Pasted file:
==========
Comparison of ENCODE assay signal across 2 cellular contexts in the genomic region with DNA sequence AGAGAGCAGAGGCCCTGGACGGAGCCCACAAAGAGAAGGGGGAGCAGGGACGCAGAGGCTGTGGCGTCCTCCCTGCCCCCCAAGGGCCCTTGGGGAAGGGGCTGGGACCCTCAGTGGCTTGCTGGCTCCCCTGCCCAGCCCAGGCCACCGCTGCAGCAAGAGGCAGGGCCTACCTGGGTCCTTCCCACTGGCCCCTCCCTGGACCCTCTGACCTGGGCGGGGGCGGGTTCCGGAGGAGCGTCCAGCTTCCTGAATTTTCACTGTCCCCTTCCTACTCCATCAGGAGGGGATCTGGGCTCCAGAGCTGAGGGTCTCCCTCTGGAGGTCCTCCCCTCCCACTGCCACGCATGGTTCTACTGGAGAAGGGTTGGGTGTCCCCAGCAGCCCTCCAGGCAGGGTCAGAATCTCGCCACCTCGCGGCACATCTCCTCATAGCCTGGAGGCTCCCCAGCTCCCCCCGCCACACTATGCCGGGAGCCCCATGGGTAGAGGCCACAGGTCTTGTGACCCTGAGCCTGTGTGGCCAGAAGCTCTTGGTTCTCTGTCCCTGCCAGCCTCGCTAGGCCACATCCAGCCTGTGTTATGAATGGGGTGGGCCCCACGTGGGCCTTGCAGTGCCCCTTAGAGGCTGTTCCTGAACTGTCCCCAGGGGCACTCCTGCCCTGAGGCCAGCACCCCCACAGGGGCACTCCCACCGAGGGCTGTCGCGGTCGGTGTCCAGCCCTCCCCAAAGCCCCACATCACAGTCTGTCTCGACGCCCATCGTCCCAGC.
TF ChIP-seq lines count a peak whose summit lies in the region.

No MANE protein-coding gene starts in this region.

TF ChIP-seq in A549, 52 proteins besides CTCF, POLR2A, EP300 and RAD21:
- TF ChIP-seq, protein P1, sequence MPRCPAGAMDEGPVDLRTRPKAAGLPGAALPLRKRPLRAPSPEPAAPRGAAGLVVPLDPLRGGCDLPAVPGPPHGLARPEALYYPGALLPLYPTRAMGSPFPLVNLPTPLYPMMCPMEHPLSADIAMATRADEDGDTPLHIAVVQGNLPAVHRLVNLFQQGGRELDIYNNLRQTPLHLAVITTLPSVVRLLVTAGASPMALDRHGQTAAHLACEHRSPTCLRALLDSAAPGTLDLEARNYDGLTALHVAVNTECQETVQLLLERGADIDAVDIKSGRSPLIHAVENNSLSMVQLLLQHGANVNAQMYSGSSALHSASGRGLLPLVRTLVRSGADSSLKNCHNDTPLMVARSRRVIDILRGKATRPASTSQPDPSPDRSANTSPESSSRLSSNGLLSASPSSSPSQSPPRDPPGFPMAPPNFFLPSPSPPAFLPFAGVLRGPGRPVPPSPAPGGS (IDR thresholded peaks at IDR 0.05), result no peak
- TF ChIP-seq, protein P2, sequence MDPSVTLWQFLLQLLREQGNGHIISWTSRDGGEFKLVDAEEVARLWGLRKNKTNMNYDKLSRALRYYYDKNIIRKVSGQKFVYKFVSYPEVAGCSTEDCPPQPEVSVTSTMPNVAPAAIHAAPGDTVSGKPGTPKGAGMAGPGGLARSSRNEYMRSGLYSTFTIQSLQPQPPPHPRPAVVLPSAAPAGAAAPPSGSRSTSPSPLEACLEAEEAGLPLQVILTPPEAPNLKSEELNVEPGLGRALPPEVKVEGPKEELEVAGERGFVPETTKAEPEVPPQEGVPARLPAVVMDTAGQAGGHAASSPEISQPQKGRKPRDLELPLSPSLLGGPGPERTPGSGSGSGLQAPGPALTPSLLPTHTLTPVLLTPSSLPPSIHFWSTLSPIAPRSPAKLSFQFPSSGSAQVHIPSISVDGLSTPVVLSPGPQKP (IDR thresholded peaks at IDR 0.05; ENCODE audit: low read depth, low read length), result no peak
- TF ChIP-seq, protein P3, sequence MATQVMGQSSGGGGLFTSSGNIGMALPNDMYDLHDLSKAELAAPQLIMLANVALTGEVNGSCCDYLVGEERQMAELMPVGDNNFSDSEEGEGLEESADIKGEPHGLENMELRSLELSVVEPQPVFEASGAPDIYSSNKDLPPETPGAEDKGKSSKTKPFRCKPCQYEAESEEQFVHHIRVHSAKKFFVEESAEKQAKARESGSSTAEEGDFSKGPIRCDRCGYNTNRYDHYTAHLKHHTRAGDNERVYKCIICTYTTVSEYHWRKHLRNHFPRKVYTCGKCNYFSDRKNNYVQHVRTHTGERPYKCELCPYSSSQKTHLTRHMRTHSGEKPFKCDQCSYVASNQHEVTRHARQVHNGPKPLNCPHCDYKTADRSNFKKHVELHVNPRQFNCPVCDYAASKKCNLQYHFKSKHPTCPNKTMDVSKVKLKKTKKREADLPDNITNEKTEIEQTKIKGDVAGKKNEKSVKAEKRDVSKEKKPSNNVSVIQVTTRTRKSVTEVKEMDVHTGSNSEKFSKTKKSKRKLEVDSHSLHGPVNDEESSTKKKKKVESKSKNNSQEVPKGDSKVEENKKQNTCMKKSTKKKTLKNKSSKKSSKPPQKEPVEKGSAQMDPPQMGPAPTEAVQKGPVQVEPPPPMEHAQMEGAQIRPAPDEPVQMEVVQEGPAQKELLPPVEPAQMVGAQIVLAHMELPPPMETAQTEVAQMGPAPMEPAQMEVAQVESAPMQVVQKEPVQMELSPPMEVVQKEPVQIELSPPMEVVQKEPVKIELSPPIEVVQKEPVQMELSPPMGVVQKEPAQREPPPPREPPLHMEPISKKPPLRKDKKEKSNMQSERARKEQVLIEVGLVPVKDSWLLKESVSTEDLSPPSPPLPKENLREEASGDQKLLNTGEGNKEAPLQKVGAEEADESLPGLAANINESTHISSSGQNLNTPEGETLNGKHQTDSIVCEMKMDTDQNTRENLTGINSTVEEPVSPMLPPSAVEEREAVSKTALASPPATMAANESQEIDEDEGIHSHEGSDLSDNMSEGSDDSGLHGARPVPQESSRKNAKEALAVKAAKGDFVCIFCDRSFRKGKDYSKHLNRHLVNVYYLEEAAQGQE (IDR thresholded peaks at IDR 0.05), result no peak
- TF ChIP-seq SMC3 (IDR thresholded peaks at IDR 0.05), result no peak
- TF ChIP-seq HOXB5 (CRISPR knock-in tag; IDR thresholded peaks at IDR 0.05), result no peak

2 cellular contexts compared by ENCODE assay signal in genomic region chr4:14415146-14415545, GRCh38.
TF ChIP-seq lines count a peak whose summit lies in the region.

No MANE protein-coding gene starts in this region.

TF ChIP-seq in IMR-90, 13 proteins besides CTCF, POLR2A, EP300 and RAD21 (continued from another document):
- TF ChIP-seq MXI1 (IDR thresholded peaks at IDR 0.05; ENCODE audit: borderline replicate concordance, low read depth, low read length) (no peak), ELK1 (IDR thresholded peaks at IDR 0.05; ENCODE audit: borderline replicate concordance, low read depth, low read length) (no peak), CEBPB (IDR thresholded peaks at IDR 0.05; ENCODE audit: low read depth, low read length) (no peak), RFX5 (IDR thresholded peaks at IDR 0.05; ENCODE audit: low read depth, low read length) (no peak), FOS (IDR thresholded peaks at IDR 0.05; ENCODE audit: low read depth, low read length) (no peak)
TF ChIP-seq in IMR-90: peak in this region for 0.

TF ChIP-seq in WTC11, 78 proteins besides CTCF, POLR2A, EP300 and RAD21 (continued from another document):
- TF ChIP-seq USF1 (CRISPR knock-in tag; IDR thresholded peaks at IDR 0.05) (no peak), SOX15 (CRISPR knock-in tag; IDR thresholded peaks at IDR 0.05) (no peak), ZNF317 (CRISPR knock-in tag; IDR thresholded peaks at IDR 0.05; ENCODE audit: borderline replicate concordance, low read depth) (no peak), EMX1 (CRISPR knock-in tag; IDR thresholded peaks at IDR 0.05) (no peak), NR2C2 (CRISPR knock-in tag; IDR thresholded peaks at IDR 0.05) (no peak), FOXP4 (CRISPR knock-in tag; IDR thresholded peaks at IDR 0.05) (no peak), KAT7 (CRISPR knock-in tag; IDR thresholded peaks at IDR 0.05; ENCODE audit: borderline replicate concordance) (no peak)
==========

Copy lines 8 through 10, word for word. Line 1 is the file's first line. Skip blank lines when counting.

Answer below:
- TF ChIP-seq SMC3 (IDR thresholded peaks at IDR 0.05), result no peak
- TF ChIP-seq HOXB5 (CRISPR knock-in tag; IDR thresholded peaks at IDR 0.05), result no peak

2 cellular contexts compared by ENCODE assay signal in genomic region chr4:14415146-14415545, GRCh38.